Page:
Authors: Thomas H. Cook
But as to what Miss Channing considered happiness, that I could not have said. I knew only that a strange energy surrounded her, a vibrancy and engagement that was almost physical, and that whatever happiness she might later find in life would have to answer to it.
“Well, we should be going now,” my father said. He nodded toward the two leather valises in my hands. “Put those down, Henry.”
I did as I was told, and joined my father at the door.
“Well, good night, then, Miss Channing,” he said as he opened it.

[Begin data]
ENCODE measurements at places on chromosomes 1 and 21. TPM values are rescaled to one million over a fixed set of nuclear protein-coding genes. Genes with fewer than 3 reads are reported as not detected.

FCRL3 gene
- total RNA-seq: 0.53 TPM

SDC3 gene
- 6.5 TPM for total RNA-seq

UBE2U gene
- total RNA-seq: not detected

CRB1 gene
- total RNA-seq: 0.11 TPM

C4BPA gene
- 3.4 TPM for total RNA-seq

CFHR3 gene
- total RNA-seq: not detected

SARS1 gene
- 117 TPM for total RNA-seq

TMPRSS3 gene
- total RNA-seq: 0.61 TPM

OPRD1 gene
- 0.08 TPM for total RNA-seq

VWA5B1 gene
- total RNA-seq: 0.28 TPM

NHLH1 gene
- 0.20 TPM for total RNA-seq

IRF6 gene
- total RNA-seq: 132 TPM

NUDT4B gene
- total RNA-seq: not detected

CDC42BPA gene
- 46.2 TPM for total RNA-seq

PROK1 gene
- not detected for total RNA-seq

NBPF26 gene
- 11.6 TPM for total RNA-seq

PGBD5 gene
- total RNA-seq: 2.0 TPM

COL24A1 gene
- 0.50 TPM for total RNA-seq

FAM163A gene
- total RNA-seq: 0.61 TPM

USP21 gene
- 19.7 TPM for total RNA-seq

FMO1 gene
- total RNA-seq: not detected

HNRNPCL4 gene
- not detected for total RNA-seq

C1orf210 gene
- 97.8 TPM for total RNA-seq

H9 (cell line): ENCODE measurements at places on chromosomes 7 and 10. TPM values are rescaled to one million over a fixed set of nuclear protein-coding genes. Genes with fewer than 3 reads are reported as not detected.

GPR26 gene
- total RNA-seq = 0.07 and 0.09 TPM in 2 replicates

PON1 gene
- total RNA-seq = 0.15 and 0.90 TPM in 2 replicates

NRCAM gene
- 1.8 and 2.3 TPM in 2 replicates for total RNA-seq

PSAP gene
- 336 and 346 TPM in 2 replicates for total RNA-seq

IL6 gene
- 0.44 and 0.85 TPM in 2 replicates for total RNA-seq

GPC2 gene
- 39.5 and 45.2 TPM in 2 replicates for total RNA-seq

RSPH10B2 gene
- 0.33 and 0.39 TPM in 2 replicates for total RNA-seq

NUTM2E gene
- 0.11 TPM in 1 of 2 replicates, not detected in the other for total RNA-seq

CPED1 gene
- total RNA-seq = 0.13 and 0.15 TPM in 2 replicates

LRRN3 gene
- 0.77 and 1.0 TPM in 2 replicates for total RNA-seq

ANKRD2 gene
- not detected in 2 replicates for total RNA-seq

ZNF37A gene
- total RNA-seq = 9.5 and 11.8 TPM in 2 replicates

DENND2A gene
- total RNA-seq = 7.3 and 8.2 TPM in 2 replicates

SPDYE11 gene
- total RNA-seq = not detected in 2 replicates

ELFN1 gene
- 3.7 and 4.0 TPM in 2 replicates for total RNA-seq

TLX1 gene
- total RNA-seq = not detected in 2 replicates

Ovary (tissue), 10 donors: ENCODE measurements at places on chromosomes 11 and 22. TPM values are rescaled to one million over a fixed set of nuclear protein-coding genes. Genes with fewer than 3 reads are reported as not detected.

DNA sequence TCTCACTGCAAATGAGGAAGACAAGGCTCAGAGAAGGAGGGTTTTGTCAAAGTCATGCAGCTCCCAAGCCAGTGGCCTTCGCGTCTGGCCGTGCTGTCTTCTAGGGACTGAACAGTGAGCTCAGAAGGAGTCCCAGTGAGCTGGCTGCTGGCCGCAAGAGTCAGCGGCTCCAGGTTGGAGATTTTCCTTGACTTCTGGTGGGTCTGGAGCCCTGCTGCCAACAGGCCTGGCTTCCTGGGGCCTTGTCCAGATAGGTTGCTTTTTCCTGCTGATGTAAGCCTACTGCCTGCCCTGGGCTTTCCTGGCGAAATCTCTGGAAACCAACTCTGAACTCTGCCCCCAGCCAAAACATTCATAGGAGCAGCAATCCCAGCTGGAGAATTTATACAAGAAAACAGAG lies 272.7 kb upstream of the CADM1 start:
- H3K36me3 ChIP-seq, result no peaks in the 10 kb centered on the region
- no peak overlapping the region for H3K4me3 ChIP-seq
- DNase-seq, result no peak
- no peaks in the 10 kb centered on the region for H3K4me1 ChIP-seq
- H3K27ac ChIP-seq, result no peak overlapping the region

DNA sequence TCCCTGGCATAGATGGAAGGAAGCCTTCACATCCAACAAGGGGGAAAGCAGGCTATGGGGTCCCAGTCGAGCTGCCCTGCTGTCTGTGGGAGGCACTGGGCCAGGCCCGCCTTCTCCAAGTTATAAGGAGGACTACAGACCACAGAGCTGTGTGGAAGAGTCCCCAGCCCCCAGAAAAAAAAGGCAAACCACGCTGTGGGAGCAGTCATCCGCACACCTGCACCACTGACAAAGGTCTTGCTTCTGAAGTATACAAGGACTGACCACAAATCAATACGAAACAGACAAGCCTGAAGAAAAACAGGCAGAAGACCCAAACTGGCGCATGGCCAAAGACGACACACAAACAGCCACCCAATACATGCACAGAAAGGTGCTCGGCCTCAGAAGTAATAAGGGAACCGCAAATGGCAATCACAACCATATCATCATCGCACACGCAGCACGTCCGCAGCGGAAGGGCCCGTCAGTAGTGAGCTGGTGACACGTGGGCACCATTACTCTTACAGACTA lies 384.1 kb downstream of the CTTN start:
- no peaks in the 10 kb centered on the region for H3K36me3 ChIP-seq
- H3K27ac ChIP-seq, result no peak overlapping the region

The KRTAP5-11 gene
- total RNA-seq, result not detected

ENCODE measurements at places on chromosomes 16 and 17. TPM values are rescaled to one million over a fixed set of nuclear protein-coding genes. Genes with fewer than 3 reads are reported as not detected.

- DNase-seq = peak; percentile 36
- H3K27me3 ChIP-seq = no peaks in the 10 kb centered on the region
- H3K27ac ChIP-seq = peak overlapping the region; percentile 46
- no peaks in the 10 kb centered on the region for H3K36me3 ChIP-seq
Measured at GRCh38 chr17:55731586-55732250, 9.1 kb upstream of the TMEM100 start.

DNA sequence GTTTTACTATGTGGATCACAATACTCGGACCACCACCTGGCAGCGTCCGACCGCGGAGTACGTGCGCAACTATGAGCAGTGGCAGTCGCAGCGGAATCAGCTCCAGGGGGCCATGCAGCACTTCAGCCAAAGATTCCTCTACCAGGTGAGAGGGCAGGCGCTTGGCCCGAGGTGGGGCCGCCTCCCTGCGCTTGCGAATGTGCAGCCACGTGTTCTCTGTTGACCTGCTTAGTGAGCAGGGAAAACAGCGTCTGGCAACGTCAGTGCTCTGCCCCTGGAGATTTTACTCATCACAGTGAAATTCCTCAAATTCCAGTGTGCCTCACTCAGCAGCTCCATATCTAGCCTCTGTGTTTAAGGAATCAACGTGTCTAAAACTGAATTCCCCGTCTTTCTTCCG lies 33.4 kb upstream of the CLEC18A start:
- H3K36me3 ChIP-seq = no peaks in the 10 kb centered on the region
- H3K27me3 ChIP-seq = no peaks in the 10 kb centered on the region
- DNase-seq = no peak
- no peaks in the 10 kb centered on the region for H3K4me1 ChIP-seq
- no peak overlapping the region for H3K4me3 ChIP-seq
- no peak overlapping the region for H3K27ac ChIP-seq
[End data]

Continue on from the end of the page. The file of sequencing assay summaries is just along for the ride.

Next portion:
“Good night, Mr. Griswald,” she said. “And thank you for everything.”
Seconds later we were in the car again, backing onto Plymouth Road. Through the cords of rain that ran down the windshield as we pulled away, I could see Miss Channing standing at the threshold of the cottage, her face so quiet and luminous as she waved good-bye that I have often chosen to recall her as she was that first night rather than as she appeared at our last meeting, her hair clipped and matted, her skin lusterless, the air around her thick with a dank and deathly smell.